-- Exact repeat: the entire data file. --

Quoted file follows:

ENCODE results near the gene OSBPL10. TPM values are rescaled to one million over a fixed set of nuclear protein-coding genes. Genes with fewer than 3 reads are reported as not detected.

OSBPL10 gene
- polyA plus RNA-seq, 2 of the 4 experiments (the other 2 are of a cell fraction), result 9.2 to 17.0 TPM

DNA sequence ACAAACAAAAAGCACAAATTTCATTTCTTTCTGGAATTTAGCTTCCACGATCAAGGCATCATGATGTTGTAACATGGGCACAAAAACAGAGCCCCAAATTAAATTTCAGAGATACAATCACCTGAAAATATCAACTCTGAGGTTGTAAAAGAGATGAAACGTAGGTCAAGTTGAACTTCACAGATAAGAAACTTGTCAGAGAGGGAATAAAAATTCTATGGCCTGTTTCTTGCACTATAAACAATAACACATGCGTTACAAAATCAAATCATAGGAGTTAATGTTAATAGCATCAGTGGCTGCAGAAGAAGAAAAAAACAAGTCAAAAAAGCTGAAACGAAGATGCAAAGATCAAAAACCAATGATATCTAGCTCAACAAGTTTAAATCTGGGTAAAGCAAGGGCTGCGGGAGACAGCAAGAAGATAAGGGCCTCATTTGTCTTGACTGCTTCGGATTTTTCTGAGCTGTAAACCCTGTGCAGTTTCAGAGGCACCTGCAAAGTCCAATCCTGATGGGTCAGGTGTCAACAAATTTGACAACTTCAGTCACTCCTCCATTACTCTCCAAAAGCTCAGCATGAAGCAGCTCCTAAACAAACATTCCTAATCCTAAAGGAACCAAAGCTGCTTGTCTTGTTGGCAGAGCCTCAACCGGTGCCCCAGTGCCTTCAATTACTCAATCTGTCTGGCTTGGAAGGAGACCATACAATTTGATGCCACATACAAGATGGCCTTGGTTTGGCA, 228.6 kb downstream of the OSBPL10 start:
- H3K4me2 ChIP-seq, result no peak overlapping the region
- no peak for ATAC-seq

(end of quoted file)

ENCODE results near the gene OSBPL10. TPM values are rescaled to one million over a fixed set of nuclear protein-coding genes. Genes with fewer than 3 reads are reported as not detected.

OSBPL10 gene
- polyA plus RNA-seq, 2 of the 4 experiments (the other 2 are of a cell fraction), result 9.2 to 17.0 TPM

DNA sequence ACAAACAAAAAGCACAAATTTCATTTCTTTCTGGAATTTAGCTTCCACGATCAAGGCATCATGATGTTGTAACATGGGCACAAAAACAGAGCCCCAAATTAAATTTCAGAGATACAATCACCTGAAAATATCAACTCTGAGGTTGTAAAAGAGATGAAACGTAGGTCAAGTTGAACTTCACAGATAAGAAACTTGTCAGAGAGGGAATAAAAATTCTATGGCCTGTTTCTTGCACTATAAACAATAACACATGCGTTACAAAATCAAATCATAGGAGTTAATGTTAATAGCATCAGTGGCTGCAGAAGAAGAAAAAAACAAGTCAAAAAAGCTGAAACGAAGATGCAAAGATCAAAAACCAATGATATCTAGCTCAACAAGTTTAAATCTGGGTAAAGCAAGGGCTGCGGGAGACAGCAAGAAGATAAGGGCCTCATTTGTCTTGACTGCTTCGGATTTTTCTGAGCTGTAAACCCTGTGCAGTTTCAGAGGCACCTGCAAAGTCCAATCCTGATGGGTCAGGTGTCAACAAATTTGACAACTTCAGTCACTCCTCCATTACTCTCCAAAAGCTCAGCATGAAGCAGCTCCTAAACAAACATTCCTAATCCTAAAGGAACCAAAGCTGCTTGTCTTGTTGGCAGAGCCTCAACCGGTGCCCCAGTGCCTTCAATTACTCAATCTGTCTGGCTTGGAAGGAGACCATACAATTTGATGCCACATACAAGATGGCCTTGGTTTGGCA, 228.6 kb downstream of the OSBPL10 start:
- H3K4me2 ChIP-seq, result no peak overlapping the region
- no peak for ATAC-seq